Although slavery has been abolished in all the countries in the contemporary world, the vice still exits. Brooker (2010) notes that in the developed and developing countries, such as those in the United States of America, European region, Asia, Africa, and Latin America, the issue of contemporary forms of slavery have hampered the overall development of these regions, mostly due to the abuse of human rights. Crossette (1997) indicated that there are different legal definitions of the term slavery, especially those found in the international conventions and treaties as well as in the public mind. Generally, slavery is highly prohibited by universal institutions like the United Nations, especially in Africa and Eastern part of Europe, where women and young girls are subjected to slavery. The slavery mostly occurs in areas of physical or sexual abuse, as currently being witnessed in Ghana among other West African countries. (Equality Now, 1998). This paper will candidly look at Trokosi as one form of modern types of slavery in Ghana.
Characteristics of Modern Slavery
In order to understand the Trokosi as a modern form of slavery, it is crucial to understand the general characteristics of modern forms of slavery. As stipulated by Crossette (1997), slavery is based on the social insignificance and financial exploitation. In most societies, slaves are usually a population group that is most susceptible to emotional and physical abuse as well as to the elimination of freedom. The slaves are subjected to a life of oppression and poverty. It is noteworthy that slavery continues to grow, though it takes different forms depending on the society which exercises it. There are some characteristics which the ancient and the modern forms of slavery share.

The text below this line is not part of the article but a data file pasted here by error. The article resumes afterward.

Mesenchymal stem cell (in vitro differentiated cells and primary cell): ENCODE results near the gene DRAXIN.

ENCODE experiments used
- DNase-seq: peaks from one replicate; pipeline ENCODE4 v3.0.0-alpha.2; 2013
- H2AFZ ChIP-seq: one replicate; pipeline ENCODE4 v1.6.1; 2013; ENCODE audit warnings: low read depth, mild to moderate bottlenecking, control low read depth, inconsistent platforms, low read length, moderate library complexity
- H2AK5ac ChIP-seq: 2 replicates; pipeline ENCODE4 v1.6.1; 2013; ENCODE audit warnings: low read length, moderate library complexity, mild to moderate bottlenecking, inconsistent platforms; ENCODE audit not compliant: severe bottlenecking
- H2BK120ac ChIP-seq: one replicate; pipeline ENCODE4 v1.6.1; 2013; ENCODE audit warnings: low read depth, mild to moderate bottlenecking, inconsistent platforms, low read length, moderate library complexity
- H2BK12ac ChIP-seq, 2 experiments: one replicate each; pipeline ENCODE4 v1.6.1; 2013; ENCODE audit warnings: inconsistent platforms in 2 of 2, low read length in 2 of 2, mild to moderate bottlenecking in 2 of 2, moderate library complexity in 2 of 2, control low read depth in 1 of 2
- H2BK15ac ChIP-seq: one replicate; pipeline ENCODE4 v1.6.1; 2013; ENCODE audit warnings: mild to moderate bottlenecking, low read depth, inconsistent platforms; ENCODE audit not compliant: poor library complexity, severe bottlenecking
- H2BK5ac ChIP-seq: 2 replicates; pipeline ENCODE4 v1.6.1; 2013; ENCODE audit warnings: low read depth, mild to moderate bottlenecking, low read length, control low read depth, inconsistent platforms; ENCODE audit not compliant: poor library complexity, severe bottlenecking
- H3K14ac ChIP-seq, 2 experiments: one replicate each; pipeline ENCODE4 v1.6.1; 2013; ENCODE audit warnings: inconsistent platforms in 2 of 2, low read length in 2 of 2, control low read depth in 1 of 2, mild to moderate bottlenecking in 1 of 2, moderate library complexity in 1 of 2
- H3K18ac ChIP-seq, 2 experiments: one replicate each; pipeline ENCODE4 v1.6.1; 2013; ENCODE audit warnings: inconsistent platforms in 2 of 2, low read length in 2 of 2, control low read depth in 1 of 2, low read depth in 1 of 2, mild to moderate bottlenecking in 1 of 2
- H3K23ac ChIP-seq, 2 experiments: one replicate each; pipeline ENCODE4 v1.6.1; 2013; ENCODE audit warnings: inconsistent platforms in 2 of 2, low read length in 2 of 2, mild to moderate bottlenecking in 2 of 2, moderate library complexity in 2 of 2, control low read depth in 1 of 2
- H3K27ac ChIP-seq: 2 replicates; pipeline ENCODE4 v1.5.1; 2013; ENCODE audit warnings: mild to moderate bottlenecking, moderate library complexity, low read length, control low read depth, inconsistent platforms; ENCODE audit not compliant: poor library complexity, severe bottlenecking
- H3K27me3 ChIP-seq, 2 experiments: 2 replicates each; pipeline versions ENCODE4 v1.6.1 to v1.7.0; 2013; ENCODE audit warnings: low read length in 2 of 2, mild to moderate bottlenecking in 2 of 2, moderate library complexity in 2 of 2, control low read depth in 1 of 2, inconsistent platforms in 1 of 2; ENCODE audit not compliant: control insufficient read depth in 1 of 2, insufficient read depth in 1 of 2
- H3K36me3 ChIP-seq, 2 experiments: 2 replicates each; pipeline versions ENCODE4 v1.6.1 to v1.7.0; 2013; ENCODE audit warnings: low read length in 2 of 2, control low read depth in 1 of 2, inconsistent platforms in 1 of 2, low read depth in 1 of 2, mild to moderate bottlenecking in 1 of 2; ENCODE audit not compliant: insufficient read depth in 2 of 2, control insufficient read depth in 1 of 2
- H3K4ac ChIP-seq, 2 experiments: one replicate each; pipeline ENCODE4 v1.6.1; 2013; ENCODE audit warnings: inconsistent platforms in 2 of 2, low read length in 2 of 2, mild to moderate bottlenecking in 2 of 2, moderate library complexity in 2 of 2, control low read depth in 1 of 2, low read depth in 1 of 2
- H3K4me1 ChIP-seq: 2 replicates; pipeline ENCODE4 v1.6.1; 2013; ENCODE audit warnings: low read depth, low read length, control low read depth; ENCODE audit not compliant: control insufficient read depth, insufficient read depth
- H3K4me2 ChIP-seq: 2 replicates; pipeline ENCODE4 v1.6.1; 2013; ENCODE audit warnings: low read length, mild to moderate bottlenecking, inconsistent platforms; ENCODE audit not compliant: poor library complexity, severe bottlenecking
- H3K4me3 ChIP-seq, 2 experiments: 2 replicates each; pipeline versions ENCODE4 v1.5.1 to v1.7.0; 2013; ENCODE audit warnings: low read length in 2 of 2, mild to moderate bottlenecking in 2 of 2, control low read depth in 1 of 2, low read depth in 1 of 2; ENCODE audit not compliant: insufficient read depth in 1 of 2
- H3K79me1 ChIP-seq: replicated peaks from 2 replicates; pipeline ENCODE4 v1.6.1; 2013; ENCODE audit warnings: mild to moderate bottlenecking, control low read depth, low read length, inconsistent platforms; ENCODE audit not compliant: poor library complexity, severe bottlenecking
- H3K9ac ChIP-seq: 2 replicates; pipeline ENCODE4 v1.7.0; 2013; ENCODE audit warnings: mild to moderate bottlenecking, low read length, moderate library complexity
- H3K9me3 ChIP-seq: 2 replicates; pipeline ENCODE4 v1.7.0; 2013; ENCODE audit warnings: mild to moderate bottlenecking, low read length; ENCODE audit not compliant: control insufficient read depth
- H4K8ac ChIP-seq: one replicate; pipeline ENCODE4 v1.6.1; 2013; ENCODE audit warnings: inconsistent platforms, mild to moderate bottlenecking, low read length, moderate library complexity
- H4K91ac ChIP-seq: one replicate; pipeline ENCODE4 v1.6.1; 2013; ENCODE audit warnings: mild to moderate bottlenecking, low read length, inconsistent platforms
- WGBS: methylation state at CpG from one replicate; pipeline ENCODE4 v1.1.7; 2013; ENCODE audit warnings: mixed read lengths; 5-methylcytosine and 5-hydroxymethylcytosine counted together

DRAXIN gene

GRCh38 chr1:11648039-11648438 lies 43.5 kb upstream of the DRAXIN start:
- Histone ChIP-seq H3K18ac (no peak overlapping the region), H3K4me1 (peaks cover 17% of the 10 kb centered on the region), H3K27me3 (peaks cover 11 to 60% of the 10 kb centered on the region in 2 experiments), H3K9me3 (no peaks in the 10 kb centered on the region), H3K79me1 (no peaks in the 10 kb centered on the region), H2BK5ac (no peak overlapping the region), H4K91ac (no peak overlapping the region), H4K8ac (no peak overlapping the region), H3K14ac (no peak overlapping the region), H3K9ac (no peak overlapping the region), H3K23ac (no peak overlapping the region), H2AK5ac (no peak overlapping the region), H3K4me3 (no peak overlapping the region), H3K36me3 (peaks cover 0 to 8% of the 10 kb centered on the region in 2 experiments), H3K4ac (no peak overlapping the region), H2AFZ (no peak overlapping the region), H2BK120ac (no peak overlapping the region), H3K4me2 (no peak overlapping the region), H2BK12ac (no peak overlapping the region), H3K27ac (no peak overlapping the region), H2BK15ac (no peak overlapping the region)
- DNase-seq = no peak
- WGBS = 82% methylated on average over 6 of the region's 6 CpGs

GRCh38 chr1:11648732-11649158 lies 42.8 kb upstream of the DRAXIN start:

The relationship between the slave and the owner is entirely based on the extreme inequality and dependence. The slaves are usually strangers who are excluded from the society and are linguistically and ethnically different from others. Further, the slaves are uprooted from their respective families as well as all the available support groups (Brooker, 2010).
This is the commercialization of the human being as a property, thus allowing the owner to buy or sell them. This fully objectifies people, thus making them working tools.